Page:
In Pesher Psalmsa it was noted that the Wicked Priest tried to kill the Teacher of Righteousness on account of the statute and the law which the Teacher of Righteousness sent to the Wicked Priest (4Q171 4.7–9). In Pesher Habakkuk it is said that the Lord took vengeance upon the Wicked Priest because he attempted to hurt the people of the sect (1QpHab xii.2–6). Likewise, there are two descriptions in this pesher which note that the Wicked Priest's enemies caught him, tortured him, and took revenge upon his corpse (1QpHab vii.13–ix.2; ix.99–12). The mention of the Wicked Priest in Pesher Isaiahc is fragmented and nothing can be learned from it (4Q163 30.3).

The widespread opinion that the treatise Miqtsat Ma῾asei ha-Torah was sent by the Teacher of Righteousness to the Wicked Priest also explains why the author of Pesher Habakkuk took the trouble to differentiate between the beginning of the Wicked Priest's life in which he was a positive leader and the end of his life in which he betrayed the statutes for wealth. The last paragraph in Miqtsat Ma῾asei ha-Torah is formulated in a very positive tone, and the writer notes that the addressee excels in the study of the law and understanding of the statutes. [See Miqtsat Ma῾asei ha-Torah.]

Some scholars have suggested that Jonathan son of Mattathias was mentioned in one of the scrolls, Apocryphal Psalm and Prayer (4Q448). This scroll contains a prayer for the welfare of King Jonathan and his kingdom. Yet Jonathan was not a king but a high priest, and there is no evidence that his followers called him king. Thus, the king mentioned in Apocryphal Psalm and Prayer must be Alexander Jannaeus, the only king whose Hebrew name was Jonathan.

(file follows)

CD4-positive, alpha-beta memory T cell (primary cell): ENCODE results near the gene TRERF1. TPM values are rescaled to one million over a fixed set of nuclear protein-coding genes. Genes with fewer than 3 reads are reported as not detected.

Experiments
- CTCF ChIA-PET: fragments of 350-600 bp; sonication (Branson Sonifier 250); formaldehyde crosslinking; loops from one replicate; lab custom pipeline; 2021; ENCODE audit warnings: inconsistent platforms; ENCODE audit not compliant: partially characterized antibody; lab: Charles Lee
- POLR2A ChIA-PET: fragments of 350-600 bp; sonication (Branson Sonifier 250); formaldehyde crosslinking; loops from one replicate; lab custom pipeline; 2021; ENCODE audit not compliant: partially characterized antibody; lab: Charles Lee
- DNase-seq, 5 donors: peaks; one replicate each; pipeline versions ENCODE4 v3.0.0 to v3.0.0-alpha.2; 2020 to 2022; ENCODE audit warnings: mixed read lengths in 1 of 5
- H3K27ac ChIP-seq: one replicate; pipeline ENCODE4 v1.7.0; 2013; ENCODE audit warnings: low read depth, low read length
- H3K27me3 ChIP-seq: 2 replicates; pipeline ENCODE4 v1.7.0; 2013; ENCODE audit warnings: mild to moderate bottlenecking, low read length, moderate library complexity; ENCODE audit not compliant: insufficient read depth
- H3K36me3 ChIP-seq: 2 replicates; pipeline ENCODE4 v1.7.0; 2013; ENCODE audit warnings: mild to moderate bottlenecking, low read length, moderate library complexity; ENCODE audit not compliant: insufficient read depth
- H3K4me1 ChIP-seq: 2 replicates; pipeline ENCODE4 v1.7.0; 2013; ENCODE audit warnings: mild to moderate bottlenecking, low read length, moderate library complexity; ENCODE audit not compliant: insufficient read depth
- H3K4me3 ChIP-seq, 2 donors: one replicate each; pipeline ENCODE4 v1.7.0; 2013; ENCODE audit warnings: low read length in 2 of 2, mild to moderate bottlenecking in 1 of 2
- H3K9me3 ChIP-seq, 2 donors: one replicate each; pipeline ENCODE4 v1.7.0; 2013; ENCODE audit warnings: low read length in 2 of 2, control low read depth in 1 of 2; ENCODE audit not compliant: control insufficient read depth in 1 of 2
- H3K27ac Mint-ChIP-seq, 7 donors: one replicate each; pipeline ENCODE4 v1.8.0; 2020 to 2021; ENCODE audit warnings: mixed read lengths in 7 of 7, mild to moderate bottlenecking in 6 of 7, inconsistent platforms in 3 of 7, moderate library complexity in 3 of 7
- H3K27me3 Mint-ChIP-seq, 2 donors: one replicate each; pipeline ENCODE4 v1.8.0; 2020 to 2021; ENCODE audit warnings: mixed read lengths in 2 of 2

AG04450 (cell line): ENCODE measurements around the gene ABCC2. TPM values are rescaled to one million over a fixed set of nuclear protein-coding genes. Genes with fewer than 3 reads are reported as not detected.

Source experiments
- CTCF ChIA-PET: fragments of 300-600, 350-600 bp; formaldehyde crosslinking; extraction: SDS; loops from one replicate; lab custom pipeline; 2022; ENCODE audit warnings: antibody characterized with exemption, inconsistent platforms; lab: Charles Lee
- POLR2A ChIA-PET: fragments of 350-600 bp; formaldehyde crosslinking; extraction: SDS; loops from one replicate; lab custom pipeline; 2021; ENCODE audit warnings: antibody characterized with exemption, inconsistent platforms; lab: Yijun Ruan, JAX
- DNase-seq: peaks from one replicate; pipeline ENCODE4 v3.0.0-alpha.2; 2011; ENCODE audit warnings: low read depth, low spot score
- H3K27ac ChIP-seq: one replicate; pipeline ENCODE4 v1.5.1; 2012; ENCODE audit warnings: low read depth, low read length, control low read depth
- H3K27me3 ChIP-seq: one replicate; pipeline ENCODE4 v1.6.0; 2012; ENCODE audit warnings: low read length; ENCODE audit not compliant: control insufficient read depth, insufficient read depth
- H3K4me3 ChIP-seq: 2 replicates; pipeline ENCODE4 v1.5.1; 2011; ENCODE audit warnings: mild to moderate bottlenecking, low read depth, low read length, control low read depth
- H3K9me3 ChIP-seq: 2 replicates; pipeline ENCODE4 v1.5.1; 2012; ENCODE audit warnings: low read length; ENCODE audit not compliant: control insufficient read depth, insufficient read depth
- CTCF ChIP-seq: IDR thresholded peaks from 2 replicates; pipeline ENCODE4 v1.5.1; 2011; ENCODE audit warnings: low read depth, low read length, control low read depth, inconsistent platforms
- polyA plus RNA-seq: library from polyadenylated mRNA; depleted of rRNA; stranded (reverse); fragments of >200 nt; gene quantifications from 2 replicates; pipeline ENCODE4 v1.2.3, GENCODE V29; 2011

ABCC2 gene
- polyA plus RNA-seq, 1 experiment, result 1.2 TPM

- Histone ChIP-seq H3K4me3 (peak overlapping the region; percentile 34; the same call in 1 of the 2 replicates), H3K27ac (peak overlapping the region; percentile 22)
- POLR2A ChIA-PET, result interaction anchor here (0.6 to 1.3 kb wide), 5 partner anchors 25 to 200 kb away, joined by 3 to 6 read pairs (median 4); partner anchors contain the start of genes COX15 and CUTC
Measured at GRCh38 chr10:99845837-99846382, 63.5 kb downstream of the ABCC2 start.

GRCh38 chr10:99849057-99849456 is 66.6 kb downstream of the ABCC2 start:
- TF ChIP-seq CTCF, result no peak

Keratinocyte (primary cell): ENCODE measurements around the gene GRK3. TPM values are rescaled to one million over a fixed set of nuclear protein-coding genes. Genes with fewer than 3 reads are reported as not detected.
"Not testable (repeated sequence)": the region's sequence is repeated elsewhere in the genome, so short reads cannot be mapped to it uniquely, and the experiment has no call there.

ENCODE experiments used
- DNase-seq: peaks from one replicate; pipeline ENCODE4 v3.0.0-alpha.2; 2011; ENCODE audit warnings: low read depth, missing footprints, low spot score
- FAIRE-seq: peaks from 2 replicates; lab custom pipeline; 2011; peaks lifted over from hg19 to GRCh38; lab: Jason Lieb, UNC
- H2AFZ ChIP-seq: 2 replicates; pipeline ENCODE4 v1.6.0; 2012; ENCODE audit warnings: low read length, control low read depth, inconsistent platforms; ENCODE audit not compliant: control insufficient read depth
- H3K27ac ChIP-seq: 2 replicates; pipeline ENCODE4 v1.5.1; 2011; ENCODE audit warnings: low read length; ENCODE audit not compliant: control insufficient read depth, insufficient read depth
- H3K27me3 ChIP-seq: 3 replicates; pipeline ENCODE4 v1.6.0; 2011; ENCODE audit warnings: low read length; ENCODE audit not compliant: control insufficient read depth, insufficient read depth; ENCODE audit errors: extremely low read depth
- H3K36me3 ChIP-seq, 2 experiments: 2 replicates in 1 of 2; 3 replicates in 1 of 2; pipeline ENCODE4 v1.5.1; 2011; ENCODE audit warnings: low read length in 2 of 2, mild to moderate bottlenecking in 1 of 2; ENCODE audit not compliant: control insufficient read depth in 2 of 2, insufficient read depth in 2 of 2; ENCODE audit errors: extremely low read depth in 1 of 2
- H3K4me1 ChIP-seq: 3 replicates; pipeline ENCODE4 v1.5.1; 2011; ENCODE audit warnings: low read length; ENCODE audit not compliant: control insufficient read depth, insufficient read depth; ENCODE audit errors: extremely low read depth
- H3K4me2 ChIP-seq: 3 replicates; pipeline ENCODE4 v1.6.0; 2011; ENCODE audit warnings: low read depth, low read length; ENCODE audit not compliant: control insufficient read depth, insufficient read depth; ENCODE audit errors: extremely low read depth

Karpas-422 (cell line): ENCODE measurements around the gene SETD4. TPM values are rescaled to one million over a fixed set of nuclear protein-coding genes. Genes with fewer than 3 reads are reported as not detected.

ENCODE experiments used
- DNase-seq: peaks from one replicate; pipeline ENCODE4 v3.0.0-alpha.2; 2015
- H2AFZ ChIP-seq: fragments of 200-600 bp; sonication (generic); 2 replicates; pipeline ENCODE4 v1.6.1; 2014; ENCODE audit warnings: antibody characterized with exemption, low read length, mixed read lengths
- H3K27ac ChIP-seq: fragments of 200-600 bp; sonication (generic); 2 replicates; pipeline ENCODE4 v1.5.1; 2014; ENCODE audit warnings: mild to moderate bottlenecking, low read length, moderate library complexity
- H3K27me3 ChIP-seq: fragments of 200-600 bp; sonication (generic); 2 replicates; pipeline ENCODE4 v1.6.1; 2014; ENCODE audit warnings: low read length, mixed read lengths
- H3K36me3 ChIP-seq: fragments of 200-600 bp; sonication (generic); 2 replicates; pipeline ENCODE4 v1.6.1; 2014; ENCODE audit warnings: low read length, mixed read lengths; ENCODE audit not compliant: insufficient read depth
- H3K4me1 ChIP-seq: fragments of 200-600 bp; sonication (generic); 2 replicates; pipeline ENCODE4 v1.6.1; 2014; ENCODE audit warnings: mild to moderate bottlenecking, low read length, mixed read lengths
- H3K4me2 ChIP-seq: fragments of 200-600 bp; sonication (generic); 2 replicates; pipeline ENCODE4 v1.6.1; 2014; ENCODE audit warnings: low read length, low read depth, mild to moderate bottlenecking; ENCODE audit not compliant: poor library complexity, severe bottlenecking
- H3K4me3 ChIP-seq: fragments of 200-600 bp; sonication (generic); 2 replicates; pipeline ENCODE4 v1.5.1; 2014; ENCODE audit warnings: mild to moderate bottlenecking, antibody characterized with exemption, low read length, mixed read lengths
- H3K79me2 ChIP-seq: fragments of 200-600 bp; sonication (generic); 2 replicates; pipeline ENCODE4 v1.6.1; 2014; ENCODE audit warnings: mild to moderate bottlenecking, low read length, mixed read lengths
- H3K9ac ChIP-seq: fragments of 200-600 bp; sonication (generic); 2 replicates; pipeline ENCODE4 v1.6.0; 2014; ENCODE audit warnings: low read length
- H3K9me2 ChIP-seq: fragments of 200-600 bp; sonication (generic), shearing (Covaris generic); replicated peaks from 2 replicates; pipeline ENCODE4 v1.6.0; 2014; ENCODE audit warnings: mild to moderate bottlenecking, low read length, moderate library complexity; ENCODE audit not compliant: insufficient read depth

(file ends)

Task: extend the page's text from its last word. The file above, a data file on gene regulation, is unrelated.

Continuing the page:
[See also Alexander Jannaeus; Hasmoneans.]


  • Cross, Frank Moore. The Ancient Library of Qumran and Modern Biblical Studies. Garden City, N.Y., 1961. See pages 141–156.
  • Eshel, H. “4QMMT and the History of the Hasmonean Period.” In Reading 4QMMT: New Perspectives on Qumran Law and History, edited by J. Kampen and M. S. Bernstein, pp. 53–65. Atlanta, 1996.
  • Jeremias, G. Der Lehrer der Gerechtigkeit. Göttingen, 1963.
  • Milik, Józef T. Ten Years of Discovery in the Wilderness of Judaea, translated by John Strugnell. Studies in Biblical Theology, 26. Naperville, Ill., 1959. See pages 74–87.
  • Murphy-O'Connor, J. “The Essenes and Their History.” Revue biblique 81 (1974), 215–244.
  • Murphy-O'Connor, J. “Demetrius I and the Teacher of Righteousness.” Revue biblique 83 (1976), 400–420.
  • Qimron, E., and J. Strugnell. “An Unpublished Halakhic Letter from Qumran.” In Biblical Archaeology Today, edited by J. Amitai, pp. 400–407. Jerusalem, 1985.
  • Stegemann, Hartmut. Die Entstehung der Qumrangemeinde. Bonn, 1971.
  • Talmon, S. “Yom Hakkippurim in the Habakkuk Scroll.” Biblica 32 (1951), 549–563.
  • Vermes, Geza. Discoveries in the Judean Desert. New York, 1956. See pages 89–97.
  • Vermes, Geza. “The So-Called King Jonathan Fragment (4Q448).” Journal of Jewish Studies 44 (1993), 294–300.
  • Yadin, Yigael. The Temple Scroll, vol. 1. Jerusalem, 1983. See page 396.

Hanan Eshel